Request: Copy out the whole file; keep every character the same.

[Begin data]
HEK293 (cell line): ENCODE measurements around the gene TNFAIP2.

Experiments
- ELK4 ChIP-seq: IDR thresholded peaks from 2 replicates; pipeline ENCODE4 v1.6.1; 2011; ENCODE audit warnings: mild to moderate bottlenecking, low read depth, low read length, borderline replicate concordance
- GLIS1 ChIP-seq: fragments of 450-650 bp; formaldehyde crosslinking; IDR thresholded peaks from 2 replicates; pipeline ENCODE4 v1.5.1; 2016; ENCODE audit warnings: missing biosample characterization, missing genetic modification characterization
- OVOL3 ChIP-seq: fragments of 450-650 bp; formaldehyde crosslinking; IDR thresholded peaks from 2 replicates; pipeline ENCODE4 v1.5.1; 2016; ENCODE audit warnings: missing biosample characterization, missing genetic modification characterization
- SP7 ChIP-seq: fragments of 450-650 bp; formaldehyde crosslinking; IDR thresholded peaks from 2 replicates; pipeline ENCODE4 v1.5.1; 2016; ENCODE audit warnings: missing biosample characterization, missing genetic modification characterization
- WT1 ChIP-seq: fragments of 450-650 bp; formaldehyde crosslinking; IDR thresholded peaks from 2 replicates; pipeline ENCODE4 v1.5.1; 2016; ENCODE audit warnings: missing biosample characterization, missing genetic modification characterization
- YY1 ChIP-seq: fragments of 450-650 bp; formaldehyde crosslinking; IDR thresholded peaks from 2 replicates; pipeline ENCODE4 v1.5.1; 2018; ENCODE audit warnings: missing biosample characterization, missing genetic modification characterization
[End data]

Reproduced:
HEK293 (cell line): ENCODE measurements around the gene TNFAIP2.

Experiments
- ELK4 ChIP-seq: IDR thresholded peaks from 2 replicates; pipeline ENCODE4 v1.6.1; 2011; ENCODE audit warnings: mild to moderate bottlenecking, low read depth, low read length, borderline replicate concordance
- GLIS1 ChIP-seq: fragments of 450-650 bp; formaldehyde crosslinking; IDR thresholded peaks from 2 replicates; pipeline ENCODE4 v1.5.1; 2016; ENCODE audit warnings: missing biosample characterization, missing genetic modification characterization
- OVOL3 ChIP-seq: fragments of 450-650 bp; formaldehyde crosslinking; IDR thresholded peaks from 2 replicates; pipeline ENCODE4 v1.5.1; 2016; ENCODE audit warnings: missing biosample characterization, missing genetic modification characterization
- SP7 ChIP-seq: fragments of 450-650 bp; formaldehyde crosslinking; IDR thresholded peaks from 2 replicates; pipeline ENCODE4 v1.5.1; 2016; ENCODE audit warnings: missing biosample characterization, missing genetic modification characterization
- WT1 ChIP-seq: fragments of 450-650 bp; formaldehyde crosslinking; IDR thresholded peaks from 2 replicates; pipeline ENCODE4 v1.5.1; 2016; ENCODE audit warnings: missing biosample characterization, missing genetic modification characterization
- YY1 ChIP-seq: fragments of 450-650 bp; formaldehyde crosslinking; IDR thresholded peaks from 2 replicates; pipeline ENCODE4 v1.5.1; 2018; ENCODE audit warnings: missing biosample characterization, missing genetic modification characterization